Initially I was going to write the next instalment of the Linternals: Virtual Memory series after getting back from HITB2022SIN, but after a number of offline and online conversations it seems like this could help a number of you out, so let's give it a go!
My aim for this post is to provide some insights into getting into Linux kernel vulnerability research and exploit development (VRED), although I'm sure some of this will be transferable to similar areas.
Sounds fairly straightforward, right? Well, much like the process of writing a kernel exploit, diving into this can also open-ended and confusing. There are many approaches and a wealth of resources out there, with no clearly defined path to follow.
Is this post going to pave that clearly defined path? Probably not. We all learn in different ways, have different experiences, motivations and goals. Hopefully, however, I can help demystify this topic a bit for you and give you the tools necessary to pave the right path for you.
- Wrapping Up
- For a more general post on demystifying security research, I absolutely recommend a post of the same title by Alex Plaskett here, which touches on similar themes
As I mentioned above, linux vred is a complex and constantly evolving topic. So as you might imagine, trying to write an accessible, usable introduction to this topic has it's own challenges. But we gotta try!
The first thing I want to cover is mindset. Yeah, I get it, sounds wishy-washy and inactionable, but I think it will help to talk a bit about some useful mindset tips for approaching work like this and avoiding burnout.
Then I'll move onto talking about approaches you can take to begin your journey down the rabbit hole that is linux vred and hone your skills. Again, worth highlighting here that these are just suggestions from my experiences and are non-exhaustive.
I'll briefly touch on my workflow and some of the tooling I find useful, again this is really personal preference, but may be helpful as a starting point. Plus I always find it interesting to hear what cool tools and workflows other people use!
Finally I'll wrap things up with a list of resources, this will be far from exhaustive as well, but hopefully I'll get a decent amount of stuff in there!
At risk of sounding like one of those YouTube motivational speakers, one of the first things you want to understand is your motivation for getting into this.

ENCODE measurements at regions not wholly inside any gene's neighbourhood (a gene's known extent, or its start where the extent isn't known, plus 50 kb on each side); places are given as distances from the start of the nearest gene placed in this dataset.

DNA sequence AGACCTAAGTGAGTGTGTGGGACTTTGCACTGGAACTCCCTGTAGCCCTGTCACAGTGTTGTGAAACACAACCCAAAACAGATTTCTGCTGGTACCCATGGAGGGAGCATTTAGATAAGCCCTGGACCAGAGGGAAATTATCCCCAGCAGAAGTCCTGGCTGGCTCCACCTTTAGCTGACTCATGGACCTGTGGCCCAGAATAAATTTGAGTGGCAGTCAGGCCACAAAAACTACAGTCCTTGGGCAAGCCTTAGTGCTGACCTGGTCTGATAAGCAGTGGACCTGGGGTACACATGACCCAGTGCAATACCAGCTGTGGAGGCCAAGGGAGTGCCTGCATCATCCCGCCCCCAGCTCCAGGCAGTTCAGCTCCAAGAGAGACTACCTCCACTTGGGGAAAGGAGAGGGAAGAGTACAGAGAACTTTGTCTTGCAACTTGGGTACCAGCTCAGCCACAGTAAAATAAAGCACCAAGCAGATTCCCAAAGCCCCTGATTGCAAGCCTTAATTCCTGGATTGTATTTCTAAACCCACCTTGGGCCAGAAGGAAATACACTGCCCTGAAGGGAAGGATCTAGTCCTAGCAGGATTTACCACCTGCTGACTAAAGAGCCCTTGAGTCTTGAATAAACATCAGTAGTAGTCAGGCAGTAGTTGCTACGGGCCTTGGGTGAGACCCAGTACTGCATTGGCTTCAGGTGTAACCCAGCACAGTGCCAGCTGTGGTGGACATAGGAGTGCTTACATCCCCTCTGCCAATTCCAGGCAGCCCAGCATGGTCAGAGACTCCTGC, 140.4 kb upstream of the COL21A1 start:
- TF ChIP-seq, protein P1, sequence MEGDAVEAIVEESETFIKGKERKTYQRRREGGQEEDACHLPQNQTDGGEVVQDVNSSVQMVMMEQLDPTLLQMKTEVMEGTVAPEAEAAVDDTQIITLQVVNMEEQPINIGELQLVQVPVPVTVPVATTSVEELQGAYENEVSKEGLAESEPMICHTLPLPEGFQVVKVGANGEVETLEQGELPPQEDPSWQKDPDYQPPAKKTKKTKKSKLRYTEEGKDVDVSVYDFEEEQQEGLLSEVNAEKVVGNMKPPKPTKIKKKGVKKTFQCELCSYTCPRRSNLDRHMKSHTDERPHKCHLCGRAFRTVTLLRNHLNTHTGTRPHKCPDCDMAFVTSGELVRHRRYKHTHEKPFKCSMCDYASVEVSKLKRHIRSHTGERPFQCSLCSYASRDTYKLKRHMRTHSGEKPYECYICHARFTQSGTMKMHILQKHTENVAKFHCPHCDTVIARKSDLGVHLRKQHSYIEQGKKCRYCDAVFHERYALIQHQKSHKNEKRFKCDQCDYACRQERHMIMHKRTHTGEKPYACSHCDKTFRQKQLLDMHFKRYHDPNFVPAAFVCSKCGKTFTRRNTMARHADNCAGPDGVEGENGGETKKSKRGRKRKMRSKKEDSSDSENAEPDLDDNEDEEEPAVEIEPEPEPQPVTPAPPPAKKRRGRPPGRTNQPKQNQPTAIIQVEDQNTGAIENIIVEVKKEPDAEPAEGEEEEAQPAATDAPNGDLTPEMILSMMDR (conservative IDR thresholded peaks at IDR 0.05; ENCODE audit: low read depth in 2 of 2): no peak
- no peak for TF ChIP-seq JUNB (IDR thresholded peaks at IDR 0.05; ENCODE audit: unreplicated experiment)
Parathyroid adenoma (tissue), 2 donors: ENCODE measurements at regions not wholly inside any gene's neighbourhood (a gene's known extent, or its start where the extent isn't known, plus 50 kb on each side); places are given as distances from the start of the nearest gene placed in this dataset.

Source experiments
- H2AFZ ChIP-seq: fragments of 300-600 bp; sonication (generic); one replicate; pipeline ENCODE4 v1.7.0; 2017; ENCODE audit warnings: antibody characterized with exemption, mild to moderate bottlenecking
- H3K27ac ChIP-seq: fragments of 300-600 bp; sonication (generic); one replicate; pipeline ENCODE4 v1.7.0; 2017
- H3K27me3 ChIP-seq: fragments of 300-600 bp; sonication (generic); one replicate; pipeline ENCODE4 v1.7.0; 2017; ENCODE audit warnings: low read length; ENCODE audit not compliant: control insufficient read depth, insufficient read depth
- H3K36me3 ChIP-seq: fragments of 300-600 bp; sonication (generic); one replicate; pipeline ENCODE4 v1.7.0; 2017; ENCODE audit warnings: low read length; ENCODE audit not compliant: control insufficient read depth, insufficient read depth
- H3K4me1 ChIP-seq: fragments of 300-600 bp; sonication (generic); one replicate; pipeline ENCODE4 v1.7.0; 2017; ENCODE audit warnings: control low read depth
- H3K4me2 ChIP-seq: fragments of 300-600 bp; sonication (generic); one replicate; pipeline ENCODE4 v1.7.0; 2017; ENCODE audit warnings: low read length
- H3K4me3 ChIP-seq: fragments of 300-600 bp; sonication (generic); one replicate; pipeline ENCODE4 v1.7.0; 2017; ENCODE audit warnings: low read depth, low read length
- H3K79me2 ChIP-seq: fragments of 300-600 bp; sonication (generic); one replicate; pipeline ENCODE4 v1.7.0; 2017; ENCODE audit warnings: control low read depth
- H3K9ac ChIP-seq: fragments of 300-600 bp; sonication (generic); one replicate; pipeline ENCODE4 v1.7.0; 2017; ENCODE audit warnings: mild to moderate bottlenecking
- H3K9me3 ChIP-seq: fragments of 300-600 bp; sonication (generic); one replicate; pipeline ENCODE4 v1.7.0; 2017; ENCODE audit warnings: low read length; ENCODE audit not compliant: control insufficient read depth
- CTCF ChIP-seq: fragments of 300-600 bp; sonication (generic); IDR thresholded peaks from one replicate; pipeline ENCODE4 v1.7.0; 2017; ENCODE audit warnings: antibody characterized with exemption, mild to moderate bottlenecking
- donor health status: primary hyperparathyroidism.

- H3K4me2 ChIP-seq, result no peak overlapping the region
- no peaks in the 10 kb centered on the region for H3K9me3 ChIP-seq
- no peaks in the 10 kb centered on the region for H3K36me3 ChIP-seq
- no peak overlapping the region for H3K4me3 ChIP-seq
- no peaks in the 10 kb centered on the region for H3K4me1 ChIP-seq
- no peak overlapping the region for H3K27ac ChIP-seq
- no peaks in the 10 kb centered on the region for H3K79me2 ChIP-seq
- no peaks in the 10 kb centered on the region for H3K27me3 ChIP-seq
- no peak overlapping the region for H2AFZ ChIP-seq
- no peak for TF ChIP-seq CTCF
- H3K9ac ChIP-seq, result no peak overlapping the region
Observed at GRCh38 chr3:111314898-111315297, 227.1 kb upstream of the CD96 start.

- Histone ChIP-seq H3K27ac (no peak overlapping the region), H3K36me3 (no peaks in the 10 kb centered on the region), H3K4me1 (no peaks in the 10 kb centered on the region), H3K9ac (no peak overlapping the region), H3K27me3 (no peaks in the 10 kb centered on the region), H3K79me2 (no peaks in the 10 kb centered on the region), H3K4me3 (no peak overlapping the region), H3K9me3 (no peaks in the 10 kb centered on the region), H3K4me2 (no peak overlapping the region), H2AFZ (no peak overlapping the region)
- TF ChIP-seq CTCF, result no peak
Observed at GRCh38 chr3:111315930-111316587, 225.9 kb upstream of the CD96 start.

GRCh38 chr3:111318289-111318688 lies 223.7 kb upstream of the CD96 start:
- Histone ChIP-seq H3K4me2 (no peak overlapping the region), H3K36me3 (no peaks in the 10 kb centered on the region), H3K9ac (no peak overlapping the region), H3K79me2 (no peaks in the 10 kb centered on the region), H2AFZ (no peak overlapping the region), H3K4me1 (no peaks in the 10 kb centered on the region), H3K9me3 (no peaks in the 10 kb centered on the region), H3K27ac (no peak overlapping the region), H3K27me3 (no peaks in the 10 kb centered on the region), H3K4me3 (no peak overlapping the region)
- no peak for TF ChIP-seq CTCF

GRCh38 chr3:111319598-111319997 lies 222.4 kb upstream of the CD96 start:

Whatever your motivation, it's important to go into this with the understanding that this is a long journey, you (probably) won't be pwning kernels overnight! In fact, you'll never understand everything. There will be many "failures" and hurdles along the way.
But that's okay! Actually, it's more than okay, that means you're (probably) doing it right! Though, I'd be lying if I said this cycle of learning and "failure" with the occasional success wasn't a magnet for burnout and motivational humps.
However, by understanding your motivations and goals, as well as what you're getting into, these motivational humps can be more manageable and infrequent.
In terms of managing these humps, try where possible to prioritise working on things you enjoy and are interested in. Not only will it be better for your mental health, but you'll also likely find yourself more productive.
Due to the open-ended and exploratory nature of vred, you're not gonna have a good time trying to innovate and seek out solutions if you're completely unmotivated to do so. For the same reason, having some structure and milestones associated with tasks also helps prevent feelings of aimless drifting or getting overwhelmed.
Like I said though, these humps aren't always avoidable and are managed differently by different people, so I won't pretend to know the answers. For example, a common recommendation, and one I use, is to remember to context switch!
If you've been bashing your head against the keyboard for some months, neck-deep in C source code trying to find a particular primitive, sometimes it can help to take a pause. Go write that Python tool you've been meaning to. No, you won't forget everything. In fact, you may come back with a fresh perspective and clear mind.
Curiosity may have killed the cat, but it's a security researcher's best friend. Especially starting out, it can be tempting to rush to popping that shell.
Trust me, I've been guilty of it many a time. You're just starting out and trying a kernel CTF and you just want to get that flag to prove you can do it, right? So you Google some techniques and you copy and paste some code, tweak some stuff and keep iterating until you get it.
But as Emerson said, "It's not the destination, it's the journey". More important than popping the shell, is understanding how you popped it. The former may be a win here, but it's that deeper understanding which will net you future wins.
Be curious! Ask questions! Take your time. If you don't quite understand this technique you've seen, spend some time playing around with it until you do. If something isn't working, spend some time getting to the root cause rather than jumping straight to another approach.